Soon we were out of the first mangrove tunnel and headed around the corner in search of the second one.  There are posts with numbers or arrows to let you know you were on the right trail.

We found the second tunnel and paddled our way through there.  I think it was in this tunnel where we really noticed the current.  With the water so clear and the push of the current, it felt like we were paddling in a spring-fed river.  The current made for some fun maneuvers at certain points in the tunnel.  So sorry there aren’t photos!

After exiting the second tunnel, it took us a few moments to find post number five.  Once we found the third tunnel, we were again reminded about the current, except this time, it was pushing against us, rather than pulling us along.  Also, the entrance was narrow so we had broken our paddles in half to avoid hitting mangroves above with one end of the paddle.  Perhaps this was not a good idea.

Eventually we got past the narrow part and put the paddles back together as one piece.  We made better progress, although every now and then there was a “stream” from one side or the other dumping into the main waterway. The current from the “stream” would try to push us off to the side.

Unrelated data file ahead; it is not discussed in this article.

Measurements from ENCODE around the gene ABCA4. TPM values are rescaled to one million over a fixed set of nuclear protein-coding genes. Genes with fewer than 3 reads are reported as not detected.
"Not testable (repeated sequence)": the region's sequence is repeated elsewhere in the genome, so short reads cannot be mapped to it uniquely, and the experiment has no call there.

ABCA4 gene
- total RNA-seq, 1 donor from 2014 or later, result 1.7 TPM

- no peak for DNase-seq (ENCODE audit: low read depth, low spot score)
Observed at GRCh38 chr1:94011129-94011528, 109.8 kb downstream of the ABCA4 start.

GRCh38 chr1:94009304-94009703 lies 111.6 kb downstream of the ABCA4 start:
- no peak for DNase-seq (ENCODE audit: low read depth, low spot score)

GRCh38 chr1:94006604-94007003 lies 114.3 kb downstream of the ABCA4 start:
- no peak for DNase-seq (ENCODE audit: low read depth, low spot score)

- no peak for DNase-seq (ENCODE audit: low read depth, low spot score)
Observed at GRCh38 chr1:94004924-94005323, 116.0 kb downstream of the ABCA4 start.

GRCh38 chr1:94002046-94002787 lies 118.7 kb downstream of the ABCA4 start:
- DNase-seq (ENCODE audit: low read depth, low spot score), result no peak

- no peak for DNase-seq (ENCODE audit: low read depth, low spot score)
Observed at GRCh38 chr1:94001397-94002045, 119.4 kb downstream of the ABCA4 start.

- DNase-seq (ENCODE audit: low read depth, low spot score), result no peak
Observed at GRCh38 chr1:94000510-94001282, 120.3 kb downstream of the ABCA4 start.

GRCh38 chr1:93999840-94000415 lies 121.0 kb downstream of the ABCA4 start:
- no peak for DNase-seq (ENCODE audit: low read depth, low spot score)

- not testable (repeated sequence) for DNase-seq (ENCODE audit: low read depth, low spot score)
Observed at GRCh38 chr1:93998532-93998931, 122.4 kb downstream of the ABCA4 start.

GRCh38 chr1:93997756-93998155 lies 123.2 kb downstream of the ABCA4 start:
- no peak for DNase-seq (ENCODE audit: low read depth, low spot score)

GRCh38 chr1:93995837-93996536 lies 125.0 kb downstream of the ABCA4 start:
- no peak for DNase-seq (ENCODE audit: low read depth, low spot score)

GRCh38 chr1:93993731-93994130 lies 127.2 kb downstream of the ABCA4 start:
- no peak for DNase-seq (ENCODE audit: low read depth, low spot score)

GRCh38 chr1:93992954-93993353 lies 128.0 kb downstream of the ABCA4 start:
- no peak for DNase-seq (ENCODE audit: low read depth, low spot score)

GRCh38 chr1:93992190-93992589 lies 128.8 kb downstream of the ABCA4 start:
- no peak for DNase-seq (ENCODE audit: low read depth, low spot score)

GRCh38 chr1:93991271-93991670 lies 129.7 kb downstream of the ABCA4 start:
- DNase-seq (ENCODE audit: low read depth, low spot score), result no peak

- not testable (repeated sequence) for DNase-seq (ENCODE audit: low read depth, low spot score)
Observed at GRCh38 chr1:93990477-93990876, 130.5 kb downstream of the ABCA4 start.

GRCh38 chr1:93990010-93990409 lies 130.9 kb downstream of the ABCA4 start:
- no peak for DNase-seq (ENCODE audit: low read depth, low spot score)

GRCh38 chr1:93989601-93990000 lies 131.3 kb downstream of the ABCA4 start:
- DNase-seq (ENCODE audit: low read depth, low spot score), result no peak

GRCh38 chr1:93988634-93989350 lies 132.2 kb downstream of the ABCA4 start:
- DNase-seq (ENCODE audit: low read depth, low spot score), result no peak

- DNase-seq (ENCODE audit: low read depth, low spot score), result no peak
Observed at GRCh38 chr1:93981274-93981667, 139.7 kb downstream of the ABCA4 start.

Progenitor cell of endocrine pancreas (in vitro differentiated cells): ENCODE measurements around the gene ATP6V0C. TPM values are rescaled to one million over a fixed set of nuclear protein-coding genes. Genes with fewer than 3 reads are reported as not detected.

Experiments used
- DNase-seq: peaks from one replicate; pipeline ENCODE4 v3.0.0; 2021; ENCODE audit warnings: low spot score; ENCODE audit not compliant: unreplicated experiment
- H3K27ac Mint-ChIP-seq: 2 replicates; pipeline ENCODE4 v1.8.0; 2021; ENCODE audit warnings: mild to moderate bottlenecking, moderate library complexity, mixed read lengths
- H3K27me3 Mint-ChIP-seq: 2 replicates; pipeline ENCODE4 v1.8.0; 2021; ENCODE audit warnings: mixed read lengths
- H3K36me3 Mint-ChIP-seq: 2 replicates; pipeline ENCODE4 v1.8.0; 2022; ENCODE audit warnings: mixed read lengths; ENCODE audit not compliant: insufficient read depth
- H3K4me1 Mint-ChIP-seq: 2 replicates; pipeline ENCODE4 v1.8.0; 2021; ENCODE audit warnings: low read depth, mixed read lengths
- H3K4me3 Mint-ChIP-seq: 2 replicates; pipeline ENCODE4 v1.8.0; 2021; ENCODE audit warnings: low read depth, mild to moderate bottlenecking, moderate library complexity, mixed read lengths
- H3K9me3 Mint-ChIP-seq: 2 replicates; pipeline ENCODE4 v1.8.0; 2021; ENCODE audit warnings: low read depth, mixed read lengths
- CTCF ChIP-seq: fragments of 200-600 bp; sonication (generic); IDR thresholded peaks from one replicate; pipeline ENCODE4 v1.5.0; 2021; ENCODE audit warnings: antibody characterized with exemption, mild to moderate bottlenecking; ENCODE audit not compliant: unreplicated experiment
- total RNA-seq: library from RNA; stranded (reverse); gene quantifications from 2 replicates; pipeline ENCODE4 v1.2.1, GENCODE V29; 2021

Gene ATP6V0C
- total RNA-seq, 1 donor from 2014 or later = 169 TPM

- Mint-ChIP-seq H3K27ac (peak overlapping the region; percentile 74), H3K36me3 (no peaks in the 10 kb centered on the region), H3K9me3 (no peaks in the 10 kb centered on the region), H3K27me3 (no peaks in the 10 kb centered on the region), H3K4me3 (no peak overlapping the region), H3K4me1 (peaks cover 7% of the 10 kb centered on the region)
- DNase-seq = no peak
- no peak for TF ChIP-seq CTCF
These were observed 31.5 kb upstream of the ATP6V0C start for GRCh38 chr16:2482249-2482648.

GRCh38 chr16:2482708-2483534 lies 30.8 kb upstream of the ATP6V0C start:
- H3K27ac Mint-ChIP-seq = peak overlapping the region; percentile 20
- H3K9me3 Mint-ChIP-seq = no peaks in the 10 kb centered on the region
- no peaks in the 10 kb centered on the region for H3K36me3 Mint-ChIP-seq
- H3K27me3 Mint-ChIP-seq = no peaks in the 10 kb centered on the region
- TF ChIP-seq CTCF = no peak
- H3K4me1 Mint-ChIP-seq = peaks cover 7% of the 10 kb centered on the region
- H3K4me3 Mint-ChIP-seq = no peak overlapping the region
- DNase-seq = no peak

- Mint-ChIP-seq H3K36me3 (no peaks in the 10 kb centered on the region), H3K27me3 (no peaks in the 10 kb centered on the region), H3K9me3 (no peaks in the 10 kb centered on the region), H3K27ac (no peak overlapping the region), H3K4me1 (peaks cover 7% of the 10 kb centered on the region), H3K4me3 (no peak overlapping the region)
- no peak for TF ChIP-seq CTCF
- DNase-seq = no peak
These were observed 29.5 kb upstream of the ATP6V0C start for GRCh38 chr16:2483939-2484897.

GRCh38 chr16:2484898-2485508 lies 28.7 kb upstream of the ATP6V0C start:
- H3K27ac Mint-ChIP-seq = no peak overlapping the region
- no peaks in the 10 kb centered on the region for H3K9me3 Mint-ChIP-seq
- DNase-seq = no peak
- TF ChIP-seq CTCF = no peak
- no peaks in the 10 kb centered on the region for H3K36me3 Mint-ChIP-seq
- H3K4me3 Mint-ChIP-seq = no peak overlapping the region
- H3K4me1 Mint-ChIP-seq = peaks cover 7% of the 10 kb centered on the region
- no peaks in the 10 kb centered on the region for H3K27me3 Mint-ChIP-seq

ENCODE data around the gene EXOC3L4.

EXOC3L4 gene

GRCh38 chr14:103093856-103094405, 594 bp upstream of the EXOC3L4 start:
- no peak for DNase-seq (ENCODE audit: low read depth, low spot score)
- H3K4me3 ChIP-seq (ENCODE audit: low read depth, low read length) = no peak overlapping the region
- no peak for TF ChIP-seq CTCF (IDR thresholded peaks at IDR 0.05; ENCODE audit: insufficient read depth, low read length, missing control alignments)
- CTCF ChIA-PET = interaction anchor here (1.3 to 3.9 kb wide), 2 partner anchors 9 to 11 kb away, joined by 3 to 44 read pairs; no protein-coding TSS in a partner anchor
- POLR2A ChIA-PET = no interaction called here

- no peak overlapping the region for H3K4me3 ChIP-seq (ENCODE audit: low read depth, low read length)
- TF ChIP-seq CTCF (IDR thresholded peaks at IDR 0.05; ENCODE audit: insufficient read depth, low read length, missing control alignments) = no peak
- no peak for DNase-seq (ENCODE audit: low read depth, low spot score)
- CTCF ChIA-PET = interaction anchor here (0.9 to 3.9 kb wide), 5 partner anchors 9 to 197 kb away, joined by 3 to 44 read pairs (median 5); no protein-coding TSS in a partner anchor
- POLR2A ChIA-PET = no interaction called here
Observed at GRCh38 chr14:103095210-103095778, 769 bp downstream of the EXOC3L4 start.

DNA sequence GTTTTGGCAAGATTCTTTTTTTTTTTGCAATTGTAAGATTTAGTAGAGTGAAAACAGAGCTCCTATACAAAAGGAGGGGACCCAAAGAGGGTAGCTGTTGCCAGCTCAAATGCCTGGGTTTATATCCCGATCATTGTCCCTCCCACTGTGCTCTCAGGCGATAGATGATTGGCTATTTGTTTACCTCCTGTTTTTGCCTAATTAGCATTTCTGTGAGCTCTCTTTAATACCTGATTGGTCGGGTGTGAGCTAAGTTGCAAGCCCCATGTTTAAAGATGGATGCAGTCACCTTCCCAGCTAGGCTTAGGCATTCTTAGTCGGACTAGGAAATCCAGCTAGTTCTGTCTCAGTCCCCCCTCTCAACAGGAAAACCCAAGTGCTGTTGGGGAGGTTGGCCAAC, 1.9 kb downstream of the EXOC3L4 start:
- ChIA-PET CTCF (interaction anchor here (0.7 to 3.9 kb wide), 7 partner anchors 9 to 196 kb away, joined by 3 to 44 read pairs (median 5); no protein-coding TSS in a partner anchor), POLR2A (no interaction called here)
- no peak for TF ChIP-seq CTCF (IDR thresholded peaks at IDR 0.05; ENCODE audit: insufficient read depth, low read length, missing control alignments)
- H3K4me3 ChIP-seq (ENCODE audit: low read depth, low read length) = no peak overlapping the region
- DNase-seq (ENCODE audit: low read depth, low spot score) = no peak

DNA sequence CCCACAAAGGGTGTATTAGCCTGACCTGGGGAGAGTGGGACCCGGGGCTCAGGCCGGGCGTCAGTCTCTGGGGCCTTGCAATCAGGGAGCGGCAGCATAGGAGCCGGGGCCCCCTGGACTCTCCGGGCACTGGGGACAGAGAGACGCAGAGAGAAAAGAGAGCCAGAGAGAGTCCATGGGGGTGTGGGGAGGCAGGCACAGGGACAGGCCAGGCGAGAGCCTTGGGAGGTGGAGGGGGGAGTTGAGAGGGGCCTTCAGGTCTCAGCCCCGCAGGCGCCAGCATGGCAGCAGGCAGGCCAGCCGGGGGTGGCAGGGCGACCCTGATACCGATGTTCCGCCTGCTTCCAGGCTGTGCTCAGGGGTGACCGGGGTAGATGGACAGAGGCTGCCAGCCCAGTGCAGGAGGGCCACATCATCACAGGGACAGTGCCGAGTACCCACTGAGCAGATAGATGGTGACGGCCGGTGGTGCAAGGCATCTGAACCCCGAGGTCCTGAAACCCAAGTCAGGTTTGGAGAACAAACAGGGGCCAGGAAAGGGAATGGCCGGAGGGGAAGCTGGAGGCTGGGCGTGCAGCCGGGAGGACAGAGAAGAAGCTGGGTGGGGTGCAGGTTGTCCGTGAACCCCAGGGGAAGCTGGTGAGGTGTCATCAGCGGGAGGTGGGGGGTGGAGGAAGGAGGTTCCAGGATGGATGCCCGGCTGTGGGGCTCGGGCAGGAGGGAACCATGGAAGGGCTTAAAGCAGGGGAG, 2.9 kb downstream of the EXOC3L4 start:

This tunnel was the longest of the three tunnels.  Just before exiting this tunnel, this guy stood watch making sure kayakers exited the tunnel, rather than wander down another path, which was much narrower.  His friend stood in another tree nearby, perhaps for backup.

Keeping an eye on kayakers, making sure they take a left turn.

Keeping an eye on kayakers, making sure they take a left turn.

When we exited the tunnel, we headed to  the beach at Ted Sperling Park. It might have been at this point when the sun came out.   We stood on the beach, looking at the blue sky and the beautiful scenery across Sarasota Bay.  We watched sailboats and caught a picture of the very rare, kayaking alligator.

Pretty beach at Ted Sperling Park near South Lido Nature Park

Pretty beach at Ted Sperling Park near South Lido Nature Park

This was the only gator sighting at South Lido Nature Park!